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Botched oil change. A few questions

This is about a 2015 Honda Fit. 24,000 miles.


I got an oil change on Tuesday, and when I left work Wednesday my engine started making noises and my oil pressure light came on. I pulled over. Called the oil change place and they said I needed to get it towed to them (they would not cover the towing cost) and be there by 7pm. Keep in mind it was about 6pm, and I was over 20 miles away and would have to deal with Detroit traffic and didn’t know the closest towing company. I happened to be in front of a mechanic who was closed. However, the owner came out and looked at my car. Told me my oil was leaking and looked at it in his shop. He said the filter was loose due to not being properly tightened and all my oil had leaked. He fixed it for $100 since he had to reopen his shop, move cars out of the bay, etc. He spent over an hour to help me, I was thankful for the help, despite him making a few bucks on me. He even told me the oil look recycled which it shouldn’t be, since it wouldn’t be that dirty after being in my car for a day. He was professional and informative.

To make a long story short I wanted the oil shop to cover the original oil change and the cost to repair it ($160 total) since this was all due to their incompetence. I had receipts for both. The manager fought me for a bit, but refunded me for the original oil change ($60) but would only give me $50 of the $100 cost to fix it saying he was doing me a favor. I refused that. The owner was very defensive and rude, the mechanic at fault thought I was trying to scam them. They were not very professional about it.

So my questions are:

  1. If this place was using recycled oil do they have to disclose this whether in person or on the receipt? I had all three of my oil changes done there, and am not a “car guy” so they could have used recycled oil in all my changes and charged me the premium price without me knowing any better. Is this something they can do?

  2. My main concern is possible engine damage done to the car that could manifest itself over time. Say 1 or 2 years down the road. Since I drove the car for a day while oil leaked out only pulling over when I heard noise and saw the oil pressure light come on. This is a pretty new car, and I plan to keep the engine in good condition. Is this a legitimate concern despite the car seemingly running smoothly since being fixed?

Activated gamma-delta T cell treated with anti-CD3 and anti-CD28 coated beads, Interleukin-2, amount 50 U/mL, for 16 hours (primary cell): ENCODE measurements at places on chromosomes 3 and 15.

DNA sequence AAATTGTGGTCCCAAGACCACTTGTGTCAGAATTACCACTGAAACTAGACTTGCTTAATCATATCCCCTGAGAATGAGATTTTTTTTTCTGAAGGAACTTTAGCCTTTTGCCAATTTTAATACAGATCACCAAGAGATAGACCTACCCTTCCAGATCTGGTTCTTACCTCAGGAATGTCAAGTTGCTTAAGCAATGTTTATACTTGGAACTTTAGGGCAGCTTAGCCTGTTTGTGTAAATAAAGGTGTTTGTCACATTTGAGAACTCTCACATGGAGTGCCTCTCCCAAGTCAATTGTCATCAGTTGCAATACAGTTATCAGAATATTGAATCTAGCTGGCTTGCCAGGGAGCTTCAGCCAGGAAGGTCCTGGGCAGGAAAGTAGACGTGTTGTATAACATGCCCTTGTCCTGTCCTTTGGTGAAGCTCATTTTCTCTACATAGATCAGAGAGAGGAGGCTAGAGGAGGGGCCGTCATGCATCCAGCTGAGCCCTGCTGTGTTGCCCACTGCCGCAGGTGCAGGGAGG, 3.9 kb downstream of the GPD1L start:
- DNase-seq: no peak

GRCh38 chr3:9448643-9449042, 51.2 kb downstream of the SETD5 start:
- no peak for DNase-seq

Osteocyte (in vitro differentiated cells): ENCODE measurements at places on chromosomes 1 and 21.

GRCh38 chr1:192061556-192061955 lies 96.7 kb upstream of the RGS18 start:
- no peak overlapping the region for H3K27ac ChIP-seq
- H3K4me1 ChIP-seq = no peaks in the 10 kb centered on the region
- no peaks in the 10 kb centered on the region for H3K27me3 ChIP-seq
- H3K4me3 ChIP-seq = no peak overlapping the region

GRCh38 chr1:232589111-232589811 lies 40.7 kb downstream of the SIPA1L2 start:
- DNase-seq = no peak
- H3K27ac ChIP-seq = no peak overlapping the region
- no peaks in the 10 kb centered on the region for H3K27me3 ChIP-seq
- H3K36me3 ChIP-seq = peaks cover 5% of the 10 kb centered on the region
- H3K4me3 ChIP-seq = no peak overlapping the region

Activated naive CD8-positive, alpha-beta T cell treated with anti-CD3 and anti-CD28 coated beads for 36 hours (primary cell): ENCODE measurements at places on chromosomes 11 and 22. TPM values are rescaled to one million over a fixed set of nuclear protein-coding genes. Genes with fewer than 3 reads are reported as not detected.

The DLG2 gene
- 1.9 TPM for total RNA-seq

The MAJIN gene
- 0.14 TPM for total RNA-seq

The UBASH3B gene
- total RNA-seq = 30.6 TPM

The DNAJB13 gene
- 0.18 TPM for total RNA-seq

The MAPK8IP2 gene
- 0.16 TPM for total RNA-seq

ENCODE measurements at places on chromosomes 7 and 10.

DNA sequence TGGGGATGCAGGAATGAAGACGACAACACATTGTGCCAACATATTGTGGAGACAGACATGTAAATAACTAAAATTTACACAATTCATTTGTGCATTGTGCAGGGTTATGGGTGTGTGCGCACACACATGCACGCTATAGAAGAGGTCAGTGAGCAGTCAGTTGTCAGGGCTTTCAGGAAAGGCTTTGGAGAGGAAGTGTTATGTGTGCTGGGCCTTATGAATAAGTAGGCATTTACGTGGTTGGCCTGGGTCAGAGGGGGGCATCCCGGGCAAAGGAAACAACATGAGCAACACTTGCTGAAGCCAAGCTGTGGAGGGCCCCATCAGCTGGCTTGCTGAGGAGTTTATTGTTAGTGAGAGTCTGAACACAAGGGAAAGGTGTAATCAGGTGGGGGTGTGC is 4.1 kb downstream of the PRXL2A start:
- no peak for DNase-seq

3. If I was to pursue small claims court for the full damages, plus possible future damage done by their incompetence. What would I need to prepare, and do I have any standing? I have documented everything and have all receipts. My main concern is the recycled oil and the damage that could have happened to the engine when driving it with a loose filter. I’m not as concerned about the $100, just concerned about the possible damage done to the engine that could cost me down the road.

Sorry if this was a bit long, just wanted to be thorough. Thanks for your time.

Jiffy Lube (and equivalent) are known for very poor quality of their work.

  1. yes, that is possible.
  2. Unfortunately, it is not possible to tell if any damage has been done, if there are no symptoms.
  3. I don’t know if it’s worth it for a hundred dollars. Future damage is very difficult if not impossible to prove.

I’d advise taking the offer of the original oil change place. But keep fighting this if you wish. Long term engine damage is not likely. That is because you did the right thing, shutting down the motor at the first hint of trouble.

What I would do is, remove the oil filter, take a filter cutting tool, and cut the filter open to expose the filter media so it can examined for metal particulates.

If no particulates are found, consider yourself lucky.

If particulates are found, the engine is damaged.


Sad story. Oil looking recycled may have never been changed, heard a terror story the other day, some unreputable shops only put in 2 qts oil, to make some bucks.

Making noises could mean potential problems at some point down the road. If the engine has issues by the time you hit 80 or 100k miles the most likely cause would be this incident.
A 2015 with 24k miles already means this time will come sooner rather than later.

The first thing to be damaged when the oil pressure (or lack of…) light comes on is the crankshaft bearings.
Unfortunately, the only way to inspect these is to drop the oil pan and remove a few rod and main bearing caps for inspection.
If they’re scored and/or copper showing this means trouble a’brewin’…

If it was my car the pan would come off immediately but the difference is that I do my own work and do not have to pay someone.

Get an oil change (and filter) ASAP, no telling what they put in there.

I am with @ok4450 on this, don’t like hearing noises. Even though you did the right thing considering the circumstances, the possibility of engine life being reduced is there.

I would get a piece of paper and write all events, dates, names etc and attach receipts including the one from the shop explaining what they found. Then consider filing something in the small claims court, unless the original shop agrees to buy an extended warranty for your engine.